23. Herrick CG, Haimson BC (1994) Modeling of episodic failure leading to borehole breakouts in Alabama limesonte. In: Nelson P, Laubach S (eds) Proceedings of the 1st north american rock mechanics symposium, Rock mechanics: models and measurements, Balkema, Austin, Rotterdam, pp 217–224Google Scholar
  24. Hickman SH, Zoback MD (2004) Stress orientations and magnitudes in the SAFOD pilot hole. Geophys Res Lett 31:L15S12CrossRefGoogle Scholar
  25. Hickman SH, Healy JH, Zoback MD (1985) In situ stress, natural fracture distribution and borehole elongation in Auburn geothermal well, Auburn, New York. J Geophys Res 90:5497–5512CrossRefGoogle Scholar
  26. Hoek E, Brown ET (1980) Underground excavations in rock. Monograph, The institute of mining and metallurgy, London 527 p Google Scholar
  27. Hutchinson CS (1974) Laboratory handbook of petrographic techniques. Willey, New York, p 527Google Scholar
  28. Itasca Consulting Group Inc (2008) PHC2D user’s manualsGoogle Scholar
  29. Klaetsch AR, Haimson BC (2002) Porosity-dependent fracture-like breakouts in St. Peter sandstone. In: Hammah R et al (eds) Mining and tunneling innovation and opportunity, pp 1365–1371Google Scholar
  30. Lee H (2005) Borehole breakouts in arkosic sandstones and quartz-rich sandstone. PhD thesis, University of Wisconsin-MadisonGoogle Scholar
  31. Lee M, Haimson BC (1993) Laboratory study of borehole breakouts in Lac du Bonnet granite: a case of extensile failure mechanism. Int J Rock Mech Min Sci Geomech Abstr 30:1839–1845CrossRefGoogle Scholar
  32. Li L, Holt RM (2002) Particle scale reservoir mechanics. Oil and gas science and technology. Rev IFP 57:525–538Google Scholar
  33. Li L, Papamichos E, Cerasi P (2006) Investigation of sand production mechanisms using DEM with fluid flow. EUROCK 2006. In: Cotthem V, Charlier, Thimus and Tshibangu (eds) Multiphysics coupling and long term behaviour in rock mechanics, pp 241–247Google Scholar
  34. Marketos G, Bolton MD (2009) Compaction bands simulated in Discrete element models. J Struct Geol 31:479–490CrossRefGoogle Scholar
  35. Mastin RJ (1984) Development of borehole breakouts in sandstone. MS Thesis, Stanford University, Palo Alto, p 101Google Scholar
  36. Meier T, Rybacki E, Reinicke A, Dresen G (2013) Influence of borehole diameter on the formation of borehole breakouts in black shale. Int J Rock Mech Min Sci 62:74–85Google Scholar
  37. Moos D, Zoback MD (1990) Utilization of observations of well bore breakouts to constrain the orientation and magnitude of crustal stress: applications to continental, Deep Sea Drilling Project, and Ocean Drilling Program boreholes. J Geophy Res 95:9305–9325CrossRefGoogle Scholar
  38. Morin RH, Newmark RL, Barton CA, Anderson RN (1990) State of lithospheric stress and borehole stability at deep sea drilling project site 504B, Eastern Equatorial Pacific. J Geophy Res 95:9293–9303CrossRefGoogle Scholar
  39. Papamichos E (1999) Sand production and well productivity in conventional reservoirs. In: Amadei, Kranz, Scott and Smeallie (eds) Rock mechanics for industry, Balkema Rotterdam, pp 209–215Google Scholar
  40. Papamichos E, Tronvoll J, Skjaerstein A, Unander TE (2010) Hole stability of red wildmoor sandstone under anisotropic stresses and sand production criterion. J Pet Sci Eng 72:78–92CrossRefGoogle Scholar
  41. Pettijohn DA, Potter PE, Siever R (1987) Sand and sandstone. Springer, New York, p 553CrossRefGoogle Scholar
  42. Plumb RA, Cox JW (1987) Stress directions in Eastern North America determined to 4.5 km from borehole elongation measurements. J Geophy Res 92:4805–4816CrossRefGoogle Scholar
  43. Potyondy DO, Cundall PA (2004) A bonded-particle model for rock. Int J Rock Mech Min Sci 41:1329–1364CrossRefGoogle Scholar
  44. Potyondy DO, Cundall PA, Lee C (1996) Modeling rock using bonded assemblies of circular particles. Proc N Am Rock Mech Symp 2:1937–1944Google Scholar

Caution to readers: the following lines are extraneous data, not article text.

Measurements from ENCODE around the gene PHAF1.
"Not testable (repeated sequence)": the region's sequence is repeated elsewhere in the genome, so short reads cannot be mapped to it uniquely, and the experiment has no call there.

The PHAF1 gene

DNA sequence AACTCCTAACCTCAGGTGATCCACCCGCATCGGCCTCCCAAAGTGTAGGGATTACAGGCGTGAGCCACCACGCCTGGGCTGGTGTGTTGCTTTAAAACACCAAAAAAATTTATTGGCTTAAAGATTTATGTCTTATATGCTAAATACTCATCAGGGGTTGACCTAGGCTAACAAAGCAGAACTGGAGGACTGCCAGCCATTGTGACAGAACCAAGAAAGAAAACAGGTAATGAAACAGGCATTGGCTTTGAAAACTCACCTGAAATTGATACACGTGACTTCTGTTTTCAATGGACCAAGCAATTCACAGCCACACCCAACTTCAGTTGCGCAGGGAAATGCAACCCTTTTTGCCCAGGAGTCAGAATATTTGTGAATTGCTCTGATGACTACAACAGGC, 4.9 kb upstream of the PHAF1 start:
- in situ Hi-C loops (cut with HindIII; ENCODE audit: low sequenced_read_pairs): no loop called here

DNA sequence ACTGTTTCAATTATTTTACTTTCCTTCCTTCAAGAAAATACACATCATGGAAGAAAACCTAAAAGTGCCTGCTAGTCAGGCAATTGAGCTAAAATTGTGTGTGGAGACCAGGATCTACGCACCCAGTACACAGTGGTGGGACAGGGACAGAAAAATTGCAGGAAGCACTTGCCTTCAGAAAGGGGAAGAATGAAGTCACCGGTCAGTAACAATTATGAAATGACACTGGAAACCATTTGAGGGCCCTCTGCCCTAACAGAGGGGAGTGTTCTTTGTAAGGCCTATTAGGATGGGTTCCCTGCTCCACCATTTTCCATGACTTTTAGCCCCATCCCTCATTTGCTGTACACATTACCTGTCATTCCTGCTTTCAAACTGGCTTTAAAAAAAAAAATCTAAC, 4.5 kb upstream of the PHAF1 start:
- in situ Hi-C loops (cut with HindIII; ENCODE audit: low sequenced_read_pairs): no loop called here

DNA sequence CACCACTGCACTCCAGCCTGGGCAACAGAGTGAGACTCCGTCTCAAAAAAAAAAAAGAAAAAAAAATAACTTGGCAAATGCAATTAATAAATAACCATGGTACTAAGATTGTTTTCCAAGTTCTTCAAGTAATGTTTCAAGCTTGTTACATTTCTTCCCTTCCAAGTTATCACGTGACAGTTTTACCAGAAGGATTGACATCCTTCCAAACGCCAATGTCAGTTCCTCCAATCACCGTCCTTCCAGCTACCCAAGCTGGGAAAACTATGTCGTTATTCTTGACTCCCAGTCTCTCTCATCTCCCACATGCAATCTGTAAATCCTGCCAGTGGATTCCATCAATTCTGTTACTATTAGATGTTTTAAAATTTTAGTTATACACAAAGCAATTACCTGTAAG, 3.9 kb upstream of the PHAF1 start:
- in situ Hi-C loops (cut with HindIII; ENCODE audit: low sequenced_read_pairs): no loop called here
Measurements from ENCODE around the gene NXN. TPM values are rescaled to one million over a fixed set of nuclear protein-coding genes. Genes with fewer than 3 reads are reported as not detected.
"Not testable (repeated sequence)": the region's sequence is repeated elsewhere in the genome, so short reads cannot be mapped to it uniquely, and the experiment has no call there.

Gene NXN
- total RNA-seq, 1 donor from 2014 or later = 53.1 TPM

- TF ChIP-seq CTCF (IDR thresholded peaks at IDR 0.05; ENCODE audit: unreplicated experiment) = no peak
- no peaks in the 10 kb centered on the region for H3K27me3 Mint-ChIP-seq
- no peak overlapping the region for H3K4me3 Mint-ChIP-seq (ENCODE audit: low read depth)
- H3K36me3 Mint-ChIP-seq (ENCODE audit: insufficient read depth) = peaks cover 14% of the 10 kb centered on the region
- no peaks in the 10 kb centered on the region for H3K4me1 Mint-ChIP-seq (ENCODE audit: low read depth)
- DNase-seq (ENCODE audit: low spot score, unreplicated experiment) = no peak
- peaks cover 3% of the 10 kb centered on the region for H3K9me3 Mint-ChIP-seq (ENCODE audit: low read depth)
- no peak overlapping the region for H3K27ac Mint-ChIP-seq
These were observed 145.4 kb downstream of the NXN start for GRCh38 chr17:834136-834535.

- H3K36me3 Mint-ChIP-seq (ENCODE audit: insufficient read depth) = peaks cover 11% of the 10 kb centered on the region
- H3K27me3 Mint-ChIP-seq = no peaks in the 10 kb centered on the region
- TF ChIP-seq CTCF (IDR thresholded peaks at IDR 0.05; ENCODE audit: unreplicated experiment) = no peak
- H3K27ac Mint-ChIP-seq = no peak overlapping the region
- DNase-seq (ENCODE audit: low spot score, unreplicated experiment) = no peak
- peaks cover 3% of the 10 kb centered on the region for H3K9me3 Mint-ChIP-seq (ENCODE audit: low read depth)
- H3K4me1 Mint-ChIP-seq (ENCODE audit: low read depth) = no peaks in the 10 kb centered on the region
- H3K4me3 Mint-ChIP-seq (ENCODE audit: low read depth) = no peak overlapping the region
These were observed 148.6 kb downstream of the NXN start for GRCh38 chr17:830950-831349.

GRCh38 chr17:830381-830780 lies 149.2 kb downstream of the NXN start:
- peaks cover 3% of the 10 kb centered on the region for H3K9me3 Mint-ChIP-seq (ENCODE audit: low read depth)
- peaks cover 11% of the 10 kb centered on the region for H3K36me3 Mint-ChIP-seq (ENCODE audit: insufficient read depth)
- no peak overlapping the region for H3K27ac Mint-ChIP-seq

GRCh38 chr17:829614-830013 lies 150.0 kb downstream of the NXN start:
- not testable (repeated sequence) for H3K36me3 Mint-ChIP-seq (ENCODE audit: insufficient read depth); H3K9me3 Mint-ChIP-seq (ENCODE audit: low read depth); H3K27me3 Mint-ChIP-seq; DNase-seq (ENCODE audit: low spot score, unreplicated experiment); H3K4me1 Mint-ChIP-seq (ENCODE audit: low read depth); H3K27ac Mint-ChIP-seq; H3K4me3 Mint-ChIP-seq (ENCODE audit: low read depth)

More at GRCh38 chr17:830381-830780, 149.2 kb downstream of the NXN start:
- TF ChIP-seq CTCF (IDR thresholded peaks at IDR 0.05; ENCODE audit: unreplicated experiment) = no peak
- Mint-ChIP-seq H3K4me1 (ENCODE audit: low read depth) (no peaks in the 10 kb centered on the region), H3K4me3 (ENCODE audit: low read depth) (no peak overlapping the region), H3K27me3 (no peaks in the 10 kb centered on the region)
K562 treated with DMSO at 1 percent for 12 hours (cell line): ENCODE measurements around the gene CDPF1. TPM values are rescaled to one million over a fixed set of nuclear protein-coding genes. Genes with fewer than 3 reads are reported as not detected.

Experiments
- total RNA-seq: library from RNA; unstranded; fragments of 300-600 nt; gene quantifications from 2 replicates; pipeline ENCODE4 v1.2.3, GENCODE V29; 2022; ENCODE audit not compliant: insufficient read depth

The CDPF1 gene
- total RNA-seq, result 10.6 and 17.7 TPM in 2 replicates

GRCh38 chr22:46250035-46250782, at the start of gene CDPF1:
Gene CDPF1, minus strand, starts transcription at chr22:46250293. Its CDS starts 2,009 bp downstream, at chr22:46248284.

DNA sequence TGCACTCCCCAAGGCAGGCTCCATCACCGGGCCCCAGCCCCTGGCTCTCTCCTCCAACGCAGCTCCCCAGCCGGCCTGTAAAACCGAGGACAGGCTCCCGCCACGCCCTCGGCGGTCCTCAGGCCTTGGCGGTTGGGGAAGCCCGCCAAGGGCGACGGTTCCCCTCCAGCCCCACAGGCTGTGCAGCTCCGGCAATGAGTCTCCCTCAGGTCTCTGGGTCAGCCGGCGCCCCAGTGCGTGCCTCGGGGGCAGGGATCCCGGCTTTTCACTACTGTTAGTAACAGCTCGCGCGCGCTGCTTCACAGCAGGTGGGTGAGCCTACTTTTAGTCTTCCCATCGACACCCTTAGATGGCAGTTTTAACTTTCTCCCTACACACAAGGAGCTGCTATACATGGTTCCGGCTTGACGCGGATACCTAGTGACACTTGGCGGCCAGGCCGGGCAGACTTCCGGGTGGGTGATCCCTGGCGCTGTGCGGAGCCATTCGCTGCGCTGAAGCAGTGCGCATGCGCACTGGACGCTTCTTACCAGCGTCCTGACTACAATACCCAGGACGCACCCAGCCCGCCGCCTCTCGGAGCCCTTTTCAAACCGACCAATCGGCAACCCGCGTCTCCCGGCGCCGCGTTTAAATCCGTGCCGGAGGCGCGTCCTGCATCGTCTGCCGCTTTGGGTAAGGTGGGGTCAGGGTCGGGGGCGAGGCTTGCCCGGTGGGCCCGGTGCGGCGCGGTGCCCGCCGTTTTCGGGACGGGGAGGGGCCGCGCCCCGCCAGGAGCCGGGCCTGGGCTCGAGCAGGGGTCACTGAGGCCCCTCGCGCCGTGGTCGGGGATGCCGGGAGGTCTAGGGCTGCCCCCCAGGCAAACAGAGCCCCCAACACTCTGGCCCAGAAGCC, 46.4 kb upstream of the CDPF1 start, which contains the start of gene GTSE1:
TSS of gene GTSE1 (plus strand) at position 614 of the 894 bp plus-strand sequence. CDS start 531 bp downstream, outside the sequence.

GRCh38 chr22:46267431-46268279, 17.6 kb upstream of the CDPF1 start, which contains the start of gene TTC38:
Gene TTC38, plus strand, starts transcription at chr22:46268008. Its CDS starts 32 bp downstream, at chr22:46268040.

45. Prothero DR, Schwab F (1996) Sedimentary geology: an introduction to sedimentary rocks and stratigraphy. Freeman, New York, p 575Google Scholar
  46. Rahmati H (2013) Micromechanical study of borehole breakout mechanism. PhD thesis, University of Alberta, Edmonton, p 143Google Scholar
  47. Shamir G, Zoback MD (1992) Stress orientation profile to 3.5 km depth near the San Andreas Fault at Cajonpas, California. J Geophy Res 97:5059–5080CrossRefGoogle Scholar
  48. Song I (1998) Borehole breakouts and core disking in Westerly granite: mechanisms of formation and relationship to in situ stress. Ph.D. thesis, University of WisconsinGoogle Scholar
  49. Takei M, Kusakabe O, Hayashi T (2001) Time-dependent behavior of crushable materials in one-dimensional compression tests. Soils Found 41:97–121CrossRefGoogle Scholar
  50. Tronvoll J, Fjaer E (1994) Experimental study of sand production from perforation cavites. Int J Rock Mech Min Sci Geomech Abstr 31:393–410CrossRefGoogle Scholar
  51. Tsoungui O, Vallet D, Charmet JC (1999) Numerical model of crushing of grains inside two-dimensional granular materials. Power Technol 105:190–198CrossRefGoogle Scholar
  52. Tucker ME (1991) Sedimentary petrology: an introduction to the origin of sedimentary rocks. Blackwell Scientific Publications, Oxford, p 260Google Scholar
  53. Van den Hoek PJ (2001) Prediction of different types of cavity failure using bifurcation theory. Rock mechanics in the national interest. In: Proceedings of 38th rock mechanical symposium, AA Balkema Rotterdam, pp 45–52Google Scholar
  54. Vernik L, Zoback MD (1992) Estimation of maximum horizontal principal stress magnitude from stress-induced well bore breakouts in the Cajon Pass scientific research borehole. J Geophys Res 97:5109–5119CrossRefGoogle Scholar
  55. Wang B, Chen Y, Wong TF (2008) A discrete element model for the development of compaction localization in granular rock. J Geophys Res 113(1–17):B03202. doi: 10.1029/2006JB004501 Google Scholar
  56. Wood SH, Bumham WL (1987) Geologic framework of the Boise warm springs geothermal area, Idaho. In: Beus SS (ed) Rock mountain section of the Geological Society of America centennial field guide, Geological Society of American Boulder, pp 117–122Google Scholar
  57. Yoon J (2007) Application of experimental design and optimization to PFC model calibration in uniaxial compression simulation. Int J Rock Mech Min Sci 44(6):871–889CrossRefGoogle Scholar
  58. Zheng Z, Kemeny J, Cook NGW (1989) Analysis of borehole breakouts. J Geophys Res 94:7171–7182CrossRefGoogle Scholar
  59. Zoback MD, Moose D, Mastin L, Anderson RN (1985) Well-bore breakouts and in situ stress. J Geophys Res 90:5523–5538CrossRefGoogle Scholar

Copyright information

© Springer-Verlag Wien 2015

Authors and Affiliations

  1. 1.Geological Environmental DivisionKIGAMDaejeonRepublic of Korea
  2. 2.Geotechnical and Tunneling DivisionHNTBNew YorkUSA
  3. 3.Department of Material Science and EngineeringUniversity of WisconsinMadisonUSA

Personalised recommendations